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BCH210H1 (352)
Lecture 2

Lecture 2 Text Notes amino acids

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Department
Biochemistry
Course
BCH210H1
Professor
Stavroula Andreopoulos
Semester
Summer

Description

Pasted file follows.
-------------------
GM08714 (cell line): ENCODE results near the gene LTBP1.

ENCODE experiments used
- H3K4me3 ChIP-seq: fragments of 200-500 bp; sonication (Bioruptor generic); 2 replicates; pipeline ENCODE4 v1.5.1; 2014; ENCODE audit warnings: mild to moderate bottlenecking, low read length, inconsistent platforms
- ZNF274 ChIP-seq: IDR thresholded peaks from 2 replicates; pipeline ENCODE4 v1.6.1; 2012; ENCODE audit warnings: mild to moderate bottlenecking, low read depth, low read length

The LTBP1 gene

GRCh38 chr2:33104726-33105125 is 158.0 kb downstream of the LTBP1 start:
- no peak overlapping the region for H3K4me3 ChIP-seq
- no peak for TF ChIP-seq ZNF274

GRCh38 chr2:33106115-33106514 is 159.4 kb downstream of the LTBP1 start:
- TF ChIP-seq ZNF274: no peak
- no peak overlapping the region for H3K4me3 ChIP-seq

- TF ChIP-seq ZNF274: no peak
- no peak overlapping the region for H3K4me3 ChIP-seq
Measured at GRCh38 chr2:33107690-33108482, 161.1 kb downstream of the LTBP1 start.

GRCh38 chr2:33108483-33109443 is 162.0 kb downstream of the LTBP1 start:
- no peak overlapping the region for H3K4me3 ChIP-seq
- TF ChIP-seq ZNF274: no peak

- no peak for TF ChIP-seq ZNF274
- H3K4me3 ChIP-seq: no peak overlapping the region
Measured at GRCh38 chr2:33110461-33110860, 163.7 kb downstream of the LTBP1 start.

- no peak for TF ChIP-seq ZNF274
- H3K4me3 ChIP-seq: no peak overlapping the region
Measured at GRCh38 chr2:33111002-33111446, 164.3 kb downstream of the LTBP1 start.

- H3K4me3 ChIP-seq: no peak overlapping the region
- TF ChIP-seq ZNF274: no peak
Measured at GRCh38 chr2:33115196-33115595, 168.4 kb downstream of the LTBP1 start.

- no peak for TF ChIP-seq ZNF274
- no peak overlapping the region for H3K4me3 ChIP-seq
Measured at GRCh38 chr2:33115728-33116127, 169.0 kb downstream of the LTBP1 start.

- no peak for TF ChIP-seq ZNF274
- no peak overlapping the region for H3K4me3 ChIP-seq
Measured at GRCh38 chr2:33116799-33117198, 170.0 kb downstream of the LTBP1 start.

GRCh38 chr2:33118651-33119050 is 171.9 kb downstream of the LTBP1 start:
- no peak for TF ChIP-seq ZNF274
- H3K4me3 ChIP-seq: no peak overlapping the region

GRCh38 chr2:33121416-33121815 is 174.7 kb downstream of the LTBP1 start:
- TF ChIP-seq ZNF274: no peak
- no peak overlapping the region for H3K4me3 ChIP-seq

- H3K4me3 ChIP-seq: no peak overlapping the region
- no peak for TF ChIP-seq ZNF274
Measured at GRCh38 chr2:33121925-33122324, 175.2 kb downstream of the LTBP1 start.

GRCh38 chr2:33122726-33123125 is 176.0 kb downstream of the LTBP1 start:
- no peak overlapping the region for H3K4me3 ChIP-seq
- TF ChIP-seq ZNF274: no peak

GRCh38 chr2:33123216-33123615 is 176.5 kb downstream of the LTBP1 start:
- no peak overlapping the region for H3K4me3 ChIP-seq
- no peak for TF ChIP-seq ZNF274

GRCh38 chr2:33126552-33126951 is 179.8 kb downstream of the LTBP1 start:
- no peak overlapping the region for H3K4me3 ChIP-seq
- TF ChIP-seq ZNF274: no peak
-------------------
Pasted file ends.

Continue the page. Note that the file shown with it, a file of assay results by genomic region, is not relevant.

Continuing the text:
Lecture 2 Amino Acids Amino Acids - the structure of an amino acid is an alpha carbon covalently linked to both the amino and carboxyl groups – a variable side chain is also bonded to the carbon - side chain – R group – gives the amino acid its identity - in neutral solution/physiological pH, the carboxyl and amino groups exist as COO and NH - 3+ - because the amino acid has a positive and negative charge it is neutral – zwitterion - amino acids are chiral, except for glycine - amino and carboxyl groups of amino acids allows for polymerization to form peptides – react in a head-to-tail conformation by forming a covalent amide linkage – peptide bond - reaction equilibrium favours peptide bond hydrolysis - reaction produces polypeptides and proteins - all amino acids except proline have free α-amino and α-carboxyl groups - classifications of amino acids – (1) nonpolar or hydrophobic amino acids, (2) neutral (uncharged) but polar amino acids, (3) acidic amino acids which have a net negative charge at pH 7, (4) basic amino acids which have a net positive charge at pH 7 Nonpolar Amino Acids - important in the process of folding proteins - include all amino acids with alkyl R groups – alanine, valine, leucine, isoleucine - cyclic structure and aromatic amino acids – proline, phenylalanine, tryptophan - methionine is included as well - proline is not an amino acids but an α-imino acid Polar, Uncharged Amino Acids - contain R groups that can (1) form hydrogen bonds with water, (2) act as a nucleophile in enzyme reactions – glycine is the only exception - amide groups of asparagine and glutamine; hydroxyl groups of tyrosine, threonine, and serine; sulfahydryl group of cysteine – good at hydrogen bonding - glycine has R group of a single hydrogen – solubility attributed to polar amino and carboxyl groups Acidic Amino Acids - aspartic acid and glutamic acid – contain carboxyl group in R group – weaker acids than the α-carboxyl but still exist as COO at physiological pH and have a net negative charge - aspartic acid = aspartate, glutamic acid = glutamate - proteins that bind metal ions for structure or function contain metal binding sites that contain one or more aspartate or glutamate side chains Basic Amino Acids - net positive charge at neutral pH – histidine, arginine, lysine - imidazole group in histidine, guanidino group in arginine, protonated alkyl amino group in lysine - histidine has pKa 6.0 at physiological pH – important in protonation and deprotonation in enzyme reactions – peptides containing histidi
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